In today’s 5 Designs We Love, we look at 5 bottle designs from the food and beverage world. These designs are incredibly unique and engaging, while conveying a premium feel with minimalist typography, color and design. Enjoy folks.
In visual presentation more evocative of top-shelf whiskey brands than traditional breakfast syrup, everything about Mikuni Wild Harvest’s packaging says “premium.” Indeed, the liquor connection is not accidental – the Quebec-based company touts the stuff as “matured in Tuthilltown charred American oak barrels, with just a hint of raw Tuthilltown bourbon.” The cork stoppers, wax seals, and letterpress-like printing channel an old-fashioned apothecary more than a modern kitchen, but the bottle design keeps the focus on the product’s rich, glorious color, and reinforces the brands’ messaging as artisanal, handcrafted and upscale.
2. Gibbs Honey
Another tasty example of minimal, transparent packaging, avoiding flashy labeling and busyness to let the product shine. While Gibbs Honey’s sturdy mason jar taps into vintage trends, the stark hexagonal logo really hits the sweet spot, a perfect use of simple shapes to subtly suggest product cues, in this case, a single honeycomb. The blink-twice-or-you’ll-miss-it arrow in the serifed ‘G’ is a great touch, the mark of a skilled designer who understands restraint in branding.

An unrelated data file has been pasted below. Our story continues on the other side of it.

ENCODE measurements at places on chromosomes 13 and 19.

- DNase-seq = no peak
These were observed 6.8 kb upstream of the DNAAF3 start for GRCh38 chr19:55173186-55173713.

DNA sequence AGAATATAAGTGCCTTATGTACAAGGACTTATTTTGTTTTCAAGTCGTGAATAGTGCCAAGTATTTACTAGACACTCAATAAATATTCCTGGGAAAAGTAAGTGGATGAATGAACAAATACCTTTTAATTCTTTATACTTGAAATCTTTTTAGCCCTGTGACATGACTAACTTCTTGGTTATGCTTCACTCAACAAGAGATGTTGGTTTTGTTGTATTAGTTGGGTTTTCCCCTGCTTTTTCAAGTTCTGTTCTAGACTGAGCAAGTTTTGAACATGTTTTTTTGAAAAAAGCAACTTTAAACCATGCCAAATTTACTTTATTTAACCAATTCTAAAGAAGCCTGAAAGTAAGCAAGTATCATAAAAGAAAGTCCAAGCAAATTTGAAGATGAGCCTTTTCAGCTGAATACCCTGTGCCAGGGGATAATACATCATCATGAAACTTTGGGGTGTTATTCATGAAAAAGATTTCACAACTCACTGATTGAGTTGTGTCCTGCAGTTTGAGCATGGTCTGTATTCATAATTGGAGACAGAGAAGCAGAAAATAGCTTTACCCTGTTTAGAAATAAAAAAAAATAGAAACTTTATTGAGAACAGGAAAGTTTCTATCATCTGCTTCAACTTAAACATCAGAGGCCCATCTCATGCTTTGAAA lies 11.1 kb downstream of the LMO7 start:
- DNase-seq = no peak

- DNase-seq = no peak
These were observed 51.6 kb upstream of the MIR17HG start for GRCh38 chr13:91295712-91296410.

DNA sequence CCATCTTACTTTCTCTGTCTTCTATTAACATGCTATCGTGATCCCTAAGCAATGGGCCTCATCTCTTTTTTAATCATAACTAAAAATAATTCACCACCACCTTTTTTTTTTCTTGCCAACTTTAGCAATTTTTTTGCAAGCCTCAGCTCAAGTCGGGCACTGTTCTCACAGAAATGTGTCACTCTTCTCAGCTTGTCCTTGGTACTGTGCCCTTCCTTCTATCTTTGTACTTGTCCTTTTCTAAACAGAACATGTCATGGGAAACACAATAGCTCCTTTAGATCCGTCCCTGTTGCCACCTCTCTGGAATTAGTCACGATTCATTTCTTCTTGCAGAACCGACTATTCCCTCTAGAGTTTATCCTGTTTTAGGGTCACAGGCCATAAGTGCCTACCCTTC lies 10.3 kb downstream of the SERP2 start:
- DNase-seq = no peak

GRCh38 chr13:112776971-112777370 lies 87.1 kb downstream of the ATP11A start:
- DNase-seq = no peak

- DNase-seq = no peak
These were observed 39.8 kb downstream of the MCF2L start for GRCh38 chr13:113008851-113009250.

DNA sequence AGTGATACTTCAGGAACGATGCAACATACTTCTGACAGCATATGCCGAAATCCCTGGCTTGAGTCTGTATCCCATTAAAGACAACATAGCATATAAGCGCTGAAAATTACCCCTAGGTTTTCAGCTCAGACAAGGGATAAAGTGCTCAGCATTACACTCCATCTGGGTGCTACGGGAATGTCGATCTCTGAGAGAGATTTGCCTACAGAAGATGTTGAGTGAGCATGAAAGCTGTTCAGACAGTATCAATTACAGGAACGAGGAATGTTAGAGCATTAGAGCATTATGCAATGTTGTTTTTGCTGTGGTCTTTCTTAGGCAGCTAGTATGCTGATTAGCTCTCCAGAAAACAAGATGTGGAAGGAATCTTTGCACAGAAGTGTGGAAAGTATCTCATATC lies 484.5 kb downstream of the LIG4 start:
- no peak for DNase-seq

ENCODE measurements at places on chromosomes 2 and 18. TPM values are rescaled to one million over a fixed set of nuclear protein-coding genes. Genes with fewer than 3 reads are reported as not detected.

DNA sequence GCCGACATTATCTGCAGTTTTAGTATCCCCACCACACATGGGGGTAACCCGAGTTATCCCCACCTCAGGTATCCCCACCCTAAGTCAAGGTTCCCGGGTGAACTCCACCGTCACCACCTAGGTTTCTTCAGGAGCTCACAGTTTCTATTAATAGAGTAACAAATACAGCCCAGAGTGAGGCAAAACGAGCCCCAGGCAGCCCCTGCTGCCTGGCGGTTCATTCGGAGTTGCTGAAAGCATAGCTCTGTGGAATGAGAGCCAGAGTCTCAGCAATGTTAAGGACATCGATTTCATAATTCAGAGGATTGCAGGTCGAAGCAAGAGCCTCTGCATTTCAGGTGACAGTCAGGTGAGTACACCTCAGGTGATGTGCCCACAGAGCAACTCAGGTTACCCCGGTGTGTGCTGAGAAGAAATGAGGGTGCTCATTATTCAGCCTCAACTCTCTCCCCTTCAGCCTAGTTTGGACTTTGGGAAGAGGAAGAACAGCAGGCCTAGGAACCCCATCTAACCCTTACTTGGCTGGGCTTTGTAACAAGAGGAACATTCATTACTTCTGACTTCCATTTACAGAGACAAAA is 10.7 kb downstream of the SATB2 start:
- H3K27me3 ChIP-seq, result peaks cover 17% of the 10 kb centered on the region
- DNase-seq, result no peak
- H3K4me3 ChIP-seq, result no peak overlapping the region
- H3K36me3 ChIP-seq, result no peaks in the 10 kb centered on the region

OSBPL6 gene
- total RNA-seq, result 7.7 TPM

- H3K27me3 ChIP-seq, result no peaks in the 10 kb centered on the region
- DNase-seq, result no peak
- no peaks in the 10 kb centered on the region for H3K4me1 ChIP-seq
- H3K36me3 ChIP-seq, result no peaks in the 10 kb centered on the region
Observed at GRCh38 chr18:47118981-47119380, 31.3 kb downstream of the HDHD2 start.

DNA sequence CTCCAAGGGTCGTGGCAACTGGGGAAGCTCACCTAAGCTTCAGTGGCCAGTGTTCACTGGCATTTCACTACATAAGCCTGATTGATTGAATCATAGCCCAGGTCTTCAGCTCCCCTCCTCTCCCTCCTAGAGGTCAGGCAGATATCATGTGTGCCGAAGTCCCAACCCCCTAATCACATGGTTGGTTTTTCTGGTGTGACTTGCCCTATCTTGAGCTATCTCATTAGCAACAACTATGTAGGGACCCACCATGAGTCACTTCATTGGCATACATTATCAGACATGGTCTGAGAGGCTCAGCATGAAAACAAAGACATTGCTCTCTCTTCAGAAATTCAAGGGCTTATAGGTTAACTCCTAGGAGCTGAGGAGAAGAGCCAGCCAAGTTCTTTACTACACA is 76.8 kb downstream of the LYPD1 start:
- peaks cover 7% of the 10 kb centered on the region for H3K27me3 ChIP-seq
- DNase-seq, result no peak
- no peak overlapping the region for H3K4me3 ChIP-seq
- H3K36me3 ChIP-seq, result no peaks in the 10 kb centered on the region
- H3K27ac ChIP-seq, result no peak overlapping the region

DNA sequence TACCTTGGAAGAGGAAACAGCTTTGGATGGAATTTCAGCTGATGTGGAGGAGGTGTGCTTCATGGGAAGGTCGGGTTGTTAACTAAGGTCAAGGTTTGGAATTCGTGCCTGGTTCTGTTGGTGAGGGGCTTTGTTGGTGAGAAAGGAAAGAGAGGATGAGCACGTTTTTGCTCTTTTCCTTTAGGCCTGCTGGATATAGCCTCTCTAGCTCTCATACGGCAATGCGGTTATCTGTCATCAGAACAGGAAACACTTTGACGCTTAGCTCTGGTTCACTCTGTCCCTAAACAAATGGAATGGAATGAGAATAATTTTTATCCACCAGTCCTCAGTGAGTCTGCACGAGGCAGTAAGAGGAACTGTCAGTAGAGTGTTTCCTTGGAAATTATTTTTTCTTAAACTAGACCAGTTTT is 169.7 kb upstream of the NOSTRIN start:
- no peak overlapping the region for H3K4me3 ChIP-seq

3. Fruita Blanch
Throwback packaging is all the rage. Fruita Blanch works it to perfection, opting for a single-strip vertical label that doubles as a seal, leaving lots of room for the product to ‘pop’ behind the thick, sturdy glass. Add retro fonts, a muted color scheme, and unbranded white caps, and the overall effect is pure ’50s supermarket chic. The no-frills utilitarian design also effortlessly reinforces the Spanish company’s organic, chemical-free brand messaging.
4. Carlsberg Copenhagen
Denmark’s Carlsberg brewery is famous the world over with beer connoisseurs for their award-winning pilsners. But the sexy packaging design of their Copenhagen brand is the true winner, with a crisp, clean look that eschews cliched beer schema, and gives deft nods to high-end wine labels and natural soda brands. The stark black-and-white color palette, carefully-ordered information hierarchy, and understated textual and logo elements oozes classic Scandinavian minimalism, while the stripped-down packaging and clear glass lets the honeyed hue of the liquid speak to us. Pure elegance.
5. Zúmex Pack
With a sleek ergonomic bottle constructed from ultra-durable translucent HDPE plastic, the industrial design of the Zumex Pack might appear more akin to motor oil than orange juice, but don’t be fooled. The genius of the packaging is that it never forgets its functionality and context: after food vendors purchase a Zumex juicer, the Pack bottles are ordered and distributed in cases, meant for en mass store display. The citrus inside the bottle makes the sale. And c’mon, when Helvetica marries maximum usability, the fruit of the union is always beautiful!